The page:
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Included in the box is a to-go cup and a tamper. You can't blend right in the to-go cup as you can with the Hamilton Beach Stay or Go or the Ninja Ultima, so the Salton blender doesn't have any exceptional features. About the only thoughtful extra it has it a cord wrapper on the bottom of the base.

You can buy the $250 Salton Harley Pasternak Power Blender from Best Buy, Amazon, Target, Bed Bath and Beyond and Ace Hardware. It's also available in Canada at a number of small appliance retailers. It's not available overseas.

Slow and steady

With a 1,500-watt motor at its disposal, an all-metal drive and eight stainless blades, four of which have a sawtooth edge, the Salton Blender has the power to keep up with high-caliber competition. By comparison the $450 Blendtec Designer Series Wildside Blender has 1,560 watts, and the $529 Vitamix 7500 comes in with a 1,440-watt motor.

The 67.6-ounce jar (2 liters) has helpful measuring lines in liters and ounces, and the filler cap twists off so you can add ingredients mid blend or use the tamper to keep things moving.

Once I started using the Power Blender, the responsiveness of the speed dial impressed me and the clover-shaped jar with the curved bottom does keep things flowing most of the time.

Here's a look at how it performed on our tests. We ran it through the gauntlet with basic tasks like chopping ice and mixing a smoothie to stress tests like pulverizing a block of cheese and breaking down whole almonds into almond butter. On each test, it reached the finish line, eventually.

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It worked through 2 cups of ice eventually. The Salton blender pulverized the ice near the blades immediately, but took awhile to work through to the cubes on top of the pile.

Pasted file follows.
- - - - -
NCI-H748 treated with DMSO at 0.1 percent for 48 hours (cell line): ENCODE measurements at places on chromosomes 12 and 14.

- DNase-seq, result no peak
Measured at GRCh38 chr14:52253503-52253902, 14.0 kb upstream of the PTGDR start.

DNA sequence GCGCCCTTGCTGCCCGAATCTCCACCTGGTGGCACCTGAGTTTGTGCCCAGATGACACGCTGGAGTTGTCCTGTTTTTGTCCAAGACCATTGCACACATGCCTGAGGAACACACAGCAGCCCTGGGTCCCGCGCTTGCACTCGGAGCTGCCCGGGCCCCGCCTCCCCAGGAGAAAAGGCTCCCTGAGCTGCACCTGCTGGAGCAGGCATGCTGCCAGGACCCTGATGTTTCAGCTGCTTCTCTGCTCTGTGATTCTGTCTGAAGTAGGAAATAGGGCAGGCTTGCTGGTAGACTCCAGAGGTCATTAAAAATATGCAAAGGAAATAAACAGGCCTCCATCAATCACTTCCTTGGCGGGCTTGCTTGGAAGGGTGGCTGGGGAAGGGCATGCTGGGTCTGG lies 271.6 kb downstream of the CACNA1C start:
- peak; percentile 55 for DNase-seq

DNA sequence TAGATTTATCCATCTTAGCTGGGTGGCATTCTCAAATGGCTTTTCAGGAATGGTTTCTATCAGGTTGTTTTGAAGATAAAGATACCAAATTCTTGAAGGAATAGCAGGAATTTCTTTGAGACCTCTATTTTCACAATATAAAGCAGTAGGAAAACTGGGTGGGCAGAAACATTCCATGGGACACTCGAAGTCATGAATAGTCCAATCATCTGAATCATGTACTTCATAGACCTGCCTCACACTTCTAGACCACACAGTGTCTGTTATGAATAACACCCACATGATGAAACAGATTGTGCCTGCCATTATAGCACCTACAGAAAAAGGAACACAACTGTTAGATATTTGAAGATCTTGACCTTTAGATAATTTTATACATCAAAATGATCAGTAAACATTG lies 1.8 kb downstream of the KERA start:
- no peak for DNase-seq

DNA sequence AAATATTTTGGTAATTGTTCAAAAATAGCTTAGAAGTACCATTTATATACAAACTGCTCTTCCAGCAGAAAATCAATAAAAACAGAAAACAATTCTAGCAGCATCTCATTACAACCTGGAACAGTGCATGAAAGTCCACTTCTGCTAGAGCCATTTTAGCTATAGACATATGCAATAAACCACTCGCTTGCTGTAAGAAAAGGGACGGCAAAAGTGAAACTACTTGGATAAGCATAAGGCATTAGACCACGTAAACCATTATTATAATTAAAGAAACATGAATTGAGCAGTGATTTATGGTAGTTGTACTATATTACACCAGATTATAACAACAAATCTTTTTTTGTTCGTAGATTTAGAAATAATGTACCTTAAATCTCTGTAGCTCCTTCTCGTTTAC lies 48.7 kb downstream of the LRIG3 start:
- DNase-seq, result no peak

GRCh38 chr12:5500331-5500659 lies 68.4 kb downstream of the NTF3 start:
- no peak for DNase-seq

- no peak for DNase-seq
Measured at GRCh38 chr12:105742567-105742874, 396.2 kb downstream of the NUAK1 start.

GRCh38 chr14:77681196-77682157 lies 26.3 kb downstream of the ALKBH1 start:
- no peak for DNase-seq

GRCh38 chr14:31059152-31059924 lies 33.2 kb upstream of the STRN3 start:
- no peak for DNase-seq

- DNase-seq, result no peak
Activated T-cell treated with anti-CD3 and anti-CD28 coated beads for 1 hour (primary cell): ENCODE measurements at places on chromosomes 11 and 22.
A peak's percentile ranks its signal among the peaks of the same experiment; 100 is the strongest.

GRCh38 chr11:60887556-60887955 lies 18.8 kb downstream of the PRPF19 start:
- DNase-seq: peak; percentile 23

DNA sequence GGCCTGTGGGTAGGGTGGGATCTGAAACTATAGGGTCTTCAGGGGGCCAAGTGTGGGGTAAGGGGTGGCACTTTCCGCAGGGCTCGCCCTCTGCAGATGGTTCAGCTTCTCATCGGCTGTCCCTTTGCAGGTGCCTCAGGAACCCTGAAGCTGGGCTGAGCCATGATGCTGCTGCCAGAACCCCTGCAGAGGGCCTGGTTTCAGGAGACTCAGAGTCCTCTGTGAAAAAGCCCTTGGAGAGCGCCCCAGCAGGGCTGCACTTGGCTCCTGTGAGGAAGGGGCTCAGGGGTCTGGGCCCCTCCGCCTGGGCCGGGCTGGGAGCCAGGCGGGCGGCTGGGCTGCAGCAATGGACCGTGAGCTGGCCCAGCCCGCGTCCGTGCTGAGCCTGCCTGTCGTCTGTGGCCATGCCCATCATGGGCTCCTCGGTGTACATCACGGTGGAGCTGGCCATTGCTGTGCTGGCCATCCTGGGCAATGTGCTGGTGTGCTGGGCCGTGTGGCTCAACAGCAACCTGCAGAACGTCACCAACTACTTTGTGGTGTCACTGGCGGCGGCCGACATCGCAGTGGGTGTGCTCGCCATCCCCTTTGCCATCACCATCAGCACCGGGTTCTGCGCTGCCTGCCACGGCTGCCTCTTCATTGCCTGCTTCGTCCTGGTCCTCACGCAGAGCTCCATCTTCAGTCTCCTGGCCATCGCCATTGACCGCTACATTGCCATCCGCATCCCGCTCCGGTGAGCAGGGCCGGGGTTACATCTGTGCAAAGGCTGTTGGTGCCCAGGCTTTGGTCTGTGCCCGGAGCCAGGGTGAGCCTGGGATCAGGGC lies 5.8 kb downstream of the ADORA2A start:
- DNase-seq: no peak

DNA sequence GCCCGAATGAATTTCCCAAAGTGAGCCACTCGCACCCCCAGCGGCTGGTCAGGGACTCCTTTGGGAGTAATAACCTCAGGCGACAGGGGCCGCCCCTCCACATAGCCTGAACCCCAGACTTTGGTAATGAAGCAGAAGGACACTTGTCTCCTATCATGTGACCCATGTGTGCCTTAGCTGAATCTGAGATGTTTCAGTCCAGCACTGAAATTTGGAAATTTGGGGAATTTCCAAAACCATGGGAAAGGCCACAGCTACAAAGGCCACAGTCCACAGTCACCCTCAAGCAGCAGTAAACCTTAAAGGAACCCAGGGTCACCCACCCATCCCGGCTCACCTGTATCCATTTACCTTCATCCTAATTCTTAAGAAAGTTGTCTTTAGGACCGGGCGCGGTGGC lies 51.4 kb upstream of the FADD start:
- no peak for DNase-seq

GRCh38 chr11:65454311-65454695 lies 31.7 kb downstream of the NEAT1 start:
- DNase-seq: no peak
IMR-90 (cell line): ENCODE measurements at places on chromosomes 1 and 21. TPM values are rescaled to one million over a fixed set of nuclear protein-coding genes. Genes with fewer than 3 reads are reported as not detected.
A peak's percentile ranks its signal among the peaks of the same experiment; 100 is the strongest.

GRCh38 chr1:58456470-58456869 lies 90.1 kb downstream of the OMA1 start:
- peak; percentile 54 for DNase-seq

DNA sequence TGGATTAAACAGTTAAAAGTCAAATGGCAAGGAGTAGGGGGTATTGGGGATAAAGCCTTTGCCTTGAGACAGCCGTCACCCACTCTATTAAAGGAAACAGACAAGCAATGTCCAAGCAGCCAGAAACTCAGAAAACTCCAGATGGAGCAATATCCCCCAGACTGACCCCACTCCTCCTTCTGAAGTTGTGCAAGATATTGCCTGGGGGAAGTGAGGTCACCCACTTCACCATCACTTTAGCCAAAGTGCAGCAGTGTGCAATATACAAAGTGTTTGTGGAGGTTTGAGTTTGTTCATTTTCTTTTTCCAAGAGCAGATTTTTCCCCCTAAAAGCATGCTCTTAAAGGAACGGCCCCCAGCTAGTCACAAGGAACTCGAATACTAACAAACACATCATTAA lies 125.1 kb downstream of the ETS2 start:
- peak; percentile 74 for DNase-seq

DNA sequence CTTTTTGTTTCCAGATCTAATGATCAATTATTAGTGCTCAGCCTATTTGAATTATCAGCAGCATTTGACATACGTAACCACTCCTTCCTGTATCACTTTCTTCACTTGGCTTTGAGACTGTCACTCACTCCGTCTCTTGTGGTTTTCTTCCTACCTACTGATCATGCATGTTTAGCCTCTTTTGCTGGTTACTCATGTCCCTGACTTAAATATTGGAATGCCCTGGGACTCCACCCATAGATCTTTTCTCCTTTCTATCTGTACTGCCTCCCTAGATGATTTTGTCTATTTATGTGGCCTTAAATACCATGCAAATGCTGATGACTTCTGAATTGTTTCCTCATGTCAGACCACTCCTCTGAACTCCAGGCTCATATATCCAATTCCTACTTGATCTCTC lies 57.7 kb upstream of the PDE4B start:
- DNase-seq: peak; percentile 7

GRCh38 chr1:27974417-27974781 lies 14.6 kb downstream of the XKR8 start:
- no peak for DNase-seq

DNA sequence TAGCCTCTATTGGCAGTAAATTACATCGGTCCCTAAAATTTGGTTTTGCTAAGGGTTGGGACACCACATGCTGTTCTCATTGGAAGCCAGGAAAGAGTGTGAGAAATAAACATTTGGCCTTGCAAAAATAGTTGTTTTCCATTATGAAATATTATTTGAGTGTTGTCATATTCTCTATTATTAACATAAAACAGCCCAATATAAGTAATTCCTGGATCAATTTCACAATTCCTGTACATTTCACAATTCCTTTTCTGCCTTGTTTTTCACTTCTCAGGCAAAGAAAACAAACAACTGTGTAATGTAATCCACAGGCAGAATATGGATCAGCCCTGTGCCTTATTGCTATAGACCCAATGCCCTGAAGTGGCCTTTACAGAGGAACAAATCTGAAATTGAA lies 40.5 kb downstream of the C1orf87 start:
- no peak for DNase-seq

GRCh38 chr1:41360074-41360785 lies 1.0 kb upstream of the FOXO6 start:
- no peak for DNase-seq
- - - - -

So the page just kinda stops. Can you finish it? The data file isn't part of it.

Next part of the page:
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The pancake batter test showed the problem -- food can get stuck along the edges of the clovers and under the blades. For the most part, though, the Salton blender keeps things moving well.

Chris Monroe/CNET
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The Salton blender impressed me on the pesto test. It still took awhile. Ninja and Vitamix models can finish the same test in 15 to 20 pulses. The Salton blender took a couple of minutes and I needed to vary the speeds to help it snag the spinach leaves.

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The final result, though, was uniform and creamy.

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When we first tried the almond butter test, the blender started smoking and shed some plastic. Fortunately, we found no plastic in the jar itself, just on the outside. And we tried to replicate the problem on a new unit and couldn't.

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The second time we tried the test, the Salton blender successfully turned almonds into almond butter. It needed around 18 minutes for the task, though, and I had to help it by stirring frequently. High-end Vitamix, Blendtec and Ninja models do the same task in less than 10 with less interference.

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The verdict

The Salton Harley Pasternak Power Blender is loud, slow, attractive, and competent. Most importantly, for $250 it'll blend anything you throw into its sizable 67.6-ounce jar with its 1,500-watt motor. So it can do the same stressful processing and grinding tasks of the $529 Vitamix 7500 and the $450 Blendtec Designer Series Wildside Blender for much less.

The only reason I don't recommend it more universally is the $260 Ninja Ultima, which offers faster blending at a similar value. Still, the Salton blender is worth a look if you're a Harley Pasternak fan or like the variety of color options. It's a fine machine at a reasonable price. So if you're willing to add a dash of patience to any recipe you'd like to blend, the Salton Harley Pasternak Power Blender makes for a fine buy.

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7.2

Salton Harley Pasternak Power Blender

Score Breakdown

Performance 8Usability 5Design 8Features 7